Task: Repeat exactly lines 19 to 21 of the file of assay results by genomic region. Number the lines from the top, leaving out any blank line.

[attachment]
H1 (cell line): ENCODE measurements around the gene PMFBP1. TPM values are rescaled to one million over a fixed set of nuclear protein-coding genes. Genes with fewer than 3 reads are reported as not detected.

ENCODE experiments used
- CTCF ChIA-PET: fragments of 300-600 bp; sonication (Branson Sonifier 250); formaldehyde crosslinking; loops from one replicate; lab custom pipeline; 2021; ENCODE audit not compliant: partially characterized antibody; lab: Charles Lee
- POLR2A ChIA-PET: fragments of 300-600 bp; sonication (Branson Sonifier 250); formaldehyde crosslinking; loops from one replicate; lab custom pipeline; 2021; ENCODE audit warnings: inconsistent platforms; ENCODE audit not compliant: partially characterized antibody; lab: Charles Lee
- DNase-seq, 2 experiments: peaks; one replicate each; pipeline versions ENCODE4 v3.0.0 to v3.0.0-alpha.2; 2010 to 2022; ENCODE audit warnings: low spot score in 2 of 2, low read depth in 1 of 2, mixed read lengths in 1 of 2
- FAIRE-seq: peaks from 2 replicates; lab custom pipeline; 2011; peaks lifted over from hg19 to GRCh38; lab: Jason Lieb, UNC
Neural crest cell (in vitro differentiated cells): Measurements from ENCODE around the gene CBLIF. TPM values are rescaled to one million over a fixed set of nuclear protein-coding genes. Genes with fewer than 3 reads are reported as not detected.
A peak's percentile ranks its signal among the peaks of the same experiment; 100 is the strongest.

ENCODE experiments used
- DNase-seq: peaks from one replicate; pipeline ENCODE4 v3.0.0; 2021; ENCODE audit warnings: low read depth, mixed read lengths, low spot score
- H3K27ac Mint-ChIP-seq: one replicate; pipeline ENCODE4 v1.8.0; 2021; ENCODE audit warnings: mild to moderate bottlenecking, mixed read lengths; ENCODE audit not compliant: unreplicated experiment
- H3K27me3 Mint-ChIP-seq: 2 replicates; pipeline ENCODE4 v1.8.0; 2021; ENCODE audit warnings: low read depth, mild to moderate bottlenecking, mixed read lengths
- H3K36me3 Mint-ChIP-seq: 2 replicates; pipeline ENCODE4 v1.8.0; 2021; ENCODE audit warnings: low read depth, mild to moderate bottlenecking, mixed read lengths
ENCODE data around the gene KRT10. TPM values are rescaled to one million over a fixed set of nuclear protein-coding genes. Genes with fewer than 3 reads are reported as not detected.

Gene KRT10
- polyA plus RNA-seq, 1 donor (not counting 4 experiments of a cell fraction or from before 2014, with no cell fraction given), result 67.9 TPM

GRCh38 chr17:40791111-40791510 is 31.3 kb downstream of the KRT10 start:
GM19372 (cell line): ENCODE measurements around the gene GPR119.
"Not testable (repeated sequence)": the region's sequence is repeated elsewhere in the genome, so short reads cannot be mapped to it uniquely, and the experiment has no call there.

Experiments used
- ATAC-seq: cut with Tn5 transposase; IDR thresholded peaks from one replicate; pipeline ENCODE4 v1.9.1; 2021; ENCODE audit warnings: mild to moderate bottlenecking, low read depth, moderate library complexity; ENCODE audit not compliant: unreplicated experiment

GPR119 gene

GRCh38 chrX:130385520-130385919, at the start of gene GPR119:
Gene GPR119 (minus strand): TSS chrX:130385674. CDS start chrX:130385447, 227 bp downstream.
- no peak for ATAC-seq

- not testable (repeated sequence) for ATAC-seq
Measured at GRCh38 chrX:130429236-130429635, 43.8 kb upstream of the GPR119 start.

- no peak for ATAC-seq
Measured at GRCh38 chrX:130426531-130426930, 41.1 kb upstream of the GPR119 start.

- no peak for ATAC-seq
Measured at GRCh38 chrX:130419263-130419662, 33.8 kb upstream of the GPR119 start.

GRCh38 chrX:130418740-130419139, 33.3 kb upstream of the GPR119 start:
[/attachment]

"Not testable (repeated sequence)": the region's sequence is repeated elsewhere in the genome, so short reads cannot be mapped to it uniquely, and the experiment has no call there.

Experiments used
- ATAC-seq: cut with Tn5 transposase; IDR thresholded peaks from one replicate; pipeline ENCODE4 v1.9.1; 2021; ENCODE audit warnings: mild to moderate bottlenecking, low read depth, moderate library complexity; ENCODE audit not compliant: unreplicated experiment